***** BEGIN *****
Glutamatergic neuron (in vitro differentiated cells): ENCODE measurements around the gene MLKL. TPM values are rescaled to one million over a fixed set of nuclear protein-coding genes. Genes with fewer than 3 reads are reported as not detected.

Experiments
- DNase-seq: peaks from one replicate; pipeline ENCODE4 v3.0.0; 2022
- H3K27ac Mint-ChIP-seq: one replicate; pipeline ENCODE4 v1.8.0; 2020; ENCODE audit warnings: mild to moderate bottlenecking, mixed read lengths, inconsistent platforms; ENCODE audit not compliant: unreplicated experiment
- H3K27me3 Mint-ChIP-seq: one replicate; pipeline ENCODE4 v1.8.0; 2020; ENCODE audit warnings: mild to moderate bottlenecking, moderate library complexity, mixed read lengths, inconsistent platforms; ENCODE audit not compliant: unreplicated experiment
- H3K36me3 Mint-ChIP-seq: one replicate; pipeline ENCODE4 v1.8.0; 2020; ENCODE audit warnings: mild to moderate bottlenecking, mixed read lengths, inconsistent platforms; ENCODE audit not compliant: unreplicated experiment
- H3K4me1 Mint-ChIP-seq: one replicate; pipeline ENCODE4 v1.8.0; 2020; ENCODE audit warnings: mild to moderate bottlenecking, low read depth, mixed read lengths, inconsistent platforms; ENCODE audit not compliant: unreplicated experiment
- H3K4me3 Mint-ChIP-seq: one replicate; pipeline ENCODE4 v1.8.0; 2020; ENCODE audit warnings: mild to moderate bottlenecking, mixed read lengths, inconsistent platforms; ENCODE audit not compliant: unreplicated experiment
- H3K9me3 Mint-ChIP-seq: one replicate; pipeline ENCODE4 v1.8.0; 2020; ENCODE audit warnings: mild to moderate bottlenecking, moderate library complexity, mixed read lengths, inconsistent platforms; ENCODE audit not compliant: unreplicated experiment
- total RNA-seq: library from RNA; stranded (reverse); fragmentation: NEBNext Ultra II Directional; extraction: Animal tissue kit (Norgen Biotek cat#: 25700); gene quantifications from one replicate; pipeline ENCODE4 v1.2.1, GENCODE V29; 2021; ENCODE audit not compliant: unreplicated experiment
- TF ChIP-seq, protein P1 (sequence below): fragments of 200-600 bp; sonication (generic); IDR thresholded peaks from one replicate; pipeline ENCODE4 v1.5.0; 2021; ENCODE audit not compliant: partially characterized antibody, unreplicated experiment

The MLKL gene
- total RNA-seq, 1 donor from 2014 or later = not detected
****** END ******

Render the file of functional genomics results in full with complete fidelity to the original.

Glutamatergic neuron (in vitro differentiated cells): ENCODE measurements around the gene MLKL. TPM values are rescaled to one million over a fixed set of nuclear protein-coding genes. Genes with fewer than 3 reads are reported as not detected.

Experiments
- DNase-seq: peaks from one replicate; pipeline ENCODE4 v3.0.0; 2022
- H3K27ac Mint-ChIP-seq: one replicate; pipeline ENCODE4 v1.8.0; 2020; ENCODE audit warnings: mild to moderate bottlenecking, mixed read lengths, inconsistent platforms; ENCODE audit not compliant: unreplicated experiment
- H3K27me3 Mint-ChIP-seq: one replicate; pipeline ENCODE4 v1.8.0; 2020; ENCODE audit warnings: mild to moderate bottlenecking, moderate library complexity, mixed read lengths, inconsistent platforms; ENCODE audit not compliant: unreplicated experiment
- H3K36me3 Mint-ChIP-seq: one replicate; pipeline ENCODE4 v1.8.0; 2020; ENCODE audit warnings: mild to moderate bottlenecking, mixed read lengths, inconsistent platforms; ENCODE audit not compliant: unreplicated experiment
- H3K4me1 Mint-ChIP-seq: one replicate; pipeline ENCODE4 v1.8.0; 2020; ENCODE audit warnings: mild to moderate bottlenecking, low read depth, mixed read lengths, inconsistent platforms; ENCODE audit not compliant: unreplicated experiment
- H3K4me3 Mint-ChIP-seq: one replicate; pipeline ENCODE4 v1.8.0; 2020; ENCODE audit warnings: mild to moderate bottlenecking, mixed read lengths, inconsistent platforms; ENCODE audit not compliant: unreplicated experiment
- H3K9me3 Mint-ChIP-seq: one replicate; pipeline ENCODE4 v1.8.0; 2020; ENCODE audit warnings: mild to moderate bottlenecking, moderate library complexity, mixed read lengths, inconsistent platforms; ENCODE audit not compliant: unreplicated experiment
- total RNA-seq: library from RNA; stranded (reverse); fragmentation: NEBNext Ultra II Directional; extraction: Animal tissue kit (Norgen Biotek cat#: 25700); gene quantifications from one replicate; pipeline ENCODE4 v1.2.1, GENCODE V29; 2021; ENCODE audit not compliant: unreplicated experiment
- TF ChIP-seq, protein P1 (sequence below): fragments of 200-600 bp; sonication (generic); IDR thresholded peaks from one replicate; pipeline ENCODE4 v1.5.0; 2021; ENCODE audit not compliant: partially characterized antibody, unreplicated experiment

The MLKL gene
- total RNA-seq, 1 donor from 2014 or later = not detected